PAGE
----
Western powers ‘deeply troubled’ by Israeli decision to legalize nine settlements

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The foreign ministers of five Western powers said Tuesday they were “deeply troubled” by the Israeli government’s decision to legalize nine West Bank settlements and build thousands of new units.

The ministers from Britain, France, Germany, Italy and the United States said: “We strongly oppose these unilateral actions which will only serve to exacerbate tensions between Israelis and Palestinians and undermine efforts to achieve a negotiated two-state solution.”

They underlined their backing for a “comprehensive, just and lasting peace in the Middle East, which must be achieved through direct negotiations between the parties.”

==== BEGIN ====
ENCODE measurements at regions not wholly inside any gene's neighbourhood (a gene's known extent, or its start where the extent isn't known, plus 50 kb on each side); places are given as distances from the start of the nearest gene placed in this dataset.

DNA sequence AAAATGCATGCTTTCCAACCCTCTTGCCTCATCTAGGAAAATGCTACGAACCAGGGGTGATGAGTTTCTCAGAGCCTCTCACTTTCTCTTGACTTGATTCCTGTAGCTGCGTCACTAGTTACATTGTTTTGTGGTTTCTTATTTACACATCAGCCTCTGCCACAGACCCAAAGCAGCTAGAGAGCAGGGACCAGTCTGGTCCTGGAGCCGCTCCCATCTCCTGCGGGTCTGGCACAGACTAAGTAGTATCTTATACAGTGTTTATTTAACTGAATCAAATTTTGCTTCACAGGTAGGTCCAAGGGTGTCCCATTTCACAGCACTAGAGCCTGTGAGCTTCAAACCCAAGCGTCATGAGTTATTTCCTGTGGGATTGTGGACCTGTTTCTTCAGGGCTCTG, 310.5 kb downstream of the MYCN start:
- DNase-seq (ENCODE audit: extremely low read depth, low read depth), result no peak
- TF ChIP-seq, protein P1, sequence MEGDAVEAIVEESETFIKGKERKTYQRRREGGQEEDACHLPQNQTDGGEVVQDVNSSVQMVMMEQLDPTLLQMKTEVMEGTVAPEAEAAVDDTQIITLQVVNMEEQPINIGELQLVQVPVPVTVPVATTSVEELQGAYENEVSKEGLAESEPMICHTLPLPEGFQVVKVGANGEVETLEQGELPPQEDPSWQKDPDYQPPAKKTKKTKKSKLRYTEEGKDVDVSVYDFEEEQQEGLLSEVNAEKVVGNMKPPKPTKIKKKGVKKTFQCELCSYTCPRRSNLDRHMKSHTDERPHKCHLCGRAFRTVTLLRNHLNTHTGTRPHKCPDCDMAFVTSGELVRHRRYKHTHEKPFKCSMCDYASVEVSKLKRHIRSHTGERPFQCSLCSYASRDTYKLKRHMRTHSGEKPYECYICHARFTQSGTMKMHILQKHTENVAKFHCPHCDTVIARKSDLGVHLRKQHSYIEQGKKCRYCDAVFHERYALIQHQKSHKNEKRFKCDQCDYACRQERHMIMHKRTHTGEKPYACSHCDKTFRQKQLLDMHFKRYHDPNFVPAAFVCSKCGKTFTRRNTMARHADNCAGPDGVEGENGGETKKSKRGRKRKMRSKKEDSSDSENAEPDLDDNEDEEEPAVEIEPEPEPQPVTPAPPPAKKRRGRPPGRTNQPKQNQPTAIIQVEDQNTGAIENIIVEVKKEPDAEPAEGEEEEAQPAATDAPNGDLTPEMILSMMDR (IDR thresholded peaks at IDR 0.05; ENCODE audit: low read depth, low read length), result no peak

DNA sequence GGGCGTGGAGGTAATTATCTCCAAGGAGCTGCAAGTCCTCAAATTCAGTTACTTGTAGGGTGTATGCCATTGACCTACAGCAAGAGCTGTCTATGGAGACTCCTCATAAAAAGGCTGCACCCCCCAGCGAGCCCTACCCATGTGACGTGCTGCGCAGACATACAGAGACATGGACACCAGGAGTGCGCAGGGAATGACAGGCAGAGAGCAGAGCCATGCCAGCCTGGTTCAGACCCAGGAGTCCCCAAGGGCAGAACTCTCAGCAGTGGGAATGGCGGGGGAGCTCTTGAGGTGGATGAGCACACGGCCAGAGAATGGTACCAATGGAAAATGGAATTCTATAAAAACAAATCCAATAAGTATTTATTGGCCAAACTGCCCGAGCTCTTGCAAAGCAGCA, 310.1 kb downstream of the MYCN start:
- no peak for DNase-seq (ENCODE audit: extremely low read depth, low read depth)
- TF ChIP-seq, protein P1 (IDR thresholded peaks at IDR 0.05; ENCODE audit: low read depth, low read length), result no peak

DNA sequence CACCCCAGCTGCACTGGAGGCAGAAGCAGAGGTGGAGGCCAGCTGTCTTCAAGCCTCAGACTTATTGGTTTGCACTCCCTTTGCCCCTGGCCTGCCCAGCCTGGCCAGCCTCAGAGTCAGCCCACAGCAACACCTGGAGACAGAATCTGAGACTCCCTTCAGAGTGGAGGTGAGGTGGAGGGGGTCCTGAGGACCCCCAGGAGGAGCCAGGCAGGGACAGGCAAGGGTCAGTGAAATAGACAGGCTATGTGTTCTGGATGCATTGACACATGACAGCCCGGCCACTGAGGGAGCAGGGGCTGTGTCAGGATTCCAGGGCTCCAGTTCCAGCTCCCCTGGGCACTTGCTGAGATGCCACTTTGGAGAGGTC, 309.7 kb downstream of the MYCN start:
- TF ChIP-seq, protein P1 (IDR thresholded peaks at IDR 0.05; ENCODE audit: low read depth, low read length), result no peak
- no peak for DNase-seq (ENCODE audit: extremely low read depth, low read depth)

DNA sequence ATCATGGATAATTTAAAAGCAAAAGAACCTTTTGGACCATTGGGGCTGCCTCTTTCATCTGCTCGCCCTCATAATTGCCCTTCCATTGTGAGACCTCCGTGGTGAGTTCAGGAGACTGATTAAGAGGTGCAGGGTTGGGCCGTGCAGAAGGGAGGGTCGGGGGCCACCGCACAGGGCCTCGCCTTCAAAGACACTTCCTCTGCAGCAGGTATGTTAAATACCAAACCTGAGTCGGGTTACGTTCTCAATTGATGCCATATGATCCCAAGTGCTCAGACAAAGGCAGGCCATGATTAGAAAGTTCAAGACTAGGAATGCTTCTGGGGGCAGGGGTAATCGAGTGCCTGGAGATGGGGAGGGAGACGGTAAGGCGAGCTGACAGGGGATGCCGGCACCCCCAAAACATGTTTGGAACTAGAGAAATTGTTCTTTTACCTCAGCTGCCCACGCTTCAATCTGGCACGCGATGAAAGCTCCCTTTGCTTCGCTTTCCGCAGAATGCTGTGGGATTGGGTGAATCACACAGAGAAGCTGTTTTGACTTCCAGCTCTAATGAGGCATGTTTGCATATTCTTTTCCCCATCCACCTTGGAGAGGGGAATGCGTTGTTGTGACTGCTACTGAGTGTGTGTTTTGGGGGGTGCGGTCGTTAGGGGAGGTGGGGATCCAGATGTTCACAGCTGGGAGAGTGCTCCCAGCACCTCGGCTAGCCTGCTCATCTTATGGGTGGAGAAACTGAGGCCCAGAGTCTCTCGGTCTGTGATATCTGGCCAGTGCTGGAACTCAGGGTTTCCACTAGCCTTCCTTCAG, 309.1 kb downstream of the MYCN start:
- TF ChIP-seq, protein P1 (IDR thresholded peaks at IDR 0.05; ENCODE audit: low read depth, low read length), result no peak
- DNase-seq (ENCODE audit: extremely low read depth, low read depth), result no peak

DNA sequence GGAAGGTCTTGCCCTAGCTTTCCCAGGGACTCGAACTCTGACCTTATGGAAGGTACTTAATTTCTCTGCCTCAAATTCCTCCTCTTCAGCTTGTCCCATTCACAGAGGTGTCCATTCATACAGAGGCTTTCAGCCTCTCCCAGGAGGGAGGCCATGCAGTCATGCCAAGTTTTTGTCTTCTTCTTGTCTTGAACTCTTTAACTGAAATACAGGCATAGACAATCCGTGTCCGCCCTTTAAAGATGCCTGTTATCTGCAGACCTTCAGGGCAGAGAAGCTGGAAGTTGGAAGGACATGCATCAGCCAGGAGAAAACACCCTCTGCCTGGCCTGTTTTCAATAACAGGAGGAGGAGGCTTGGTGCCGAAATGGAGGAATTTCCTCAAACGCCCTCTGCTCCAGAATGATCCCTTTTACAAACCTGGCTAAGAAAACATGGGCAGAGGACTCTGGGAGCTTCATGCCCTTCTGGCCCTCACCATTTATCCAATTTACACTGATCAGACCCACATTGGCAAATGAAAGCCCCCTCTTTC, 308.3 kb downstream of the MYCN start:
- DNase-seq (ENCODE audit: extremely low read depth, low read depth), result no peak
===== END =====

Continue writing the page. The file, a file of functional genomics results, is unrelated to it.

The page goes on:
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“We continue to closely monitor developments on the ground which impact the viability of the two-state solution and stability in the region at large,” they added.

Israel’s security cabinet had announced on Sunday that it would legalize nine settlements in the occupied West Bank following a series of attacks in east Jerusalem, including one that killed three Israelis.

These so-called “wild” settlements were built without authorization from the Israeli government.

US Secretary of State Antony Blinken, who signed up to Tuesday’s statement, had on Monday already criticized Israel’s plans on advancing settlements.

Israel's moves came on the heels of a visit by Blinken to the region in which he explicitly warned against settlement activity as he sought to ease tensions following violence.

More than 475,000 Israelis reside in settlements in the West Bank, where 2.8 million Palestinians live.

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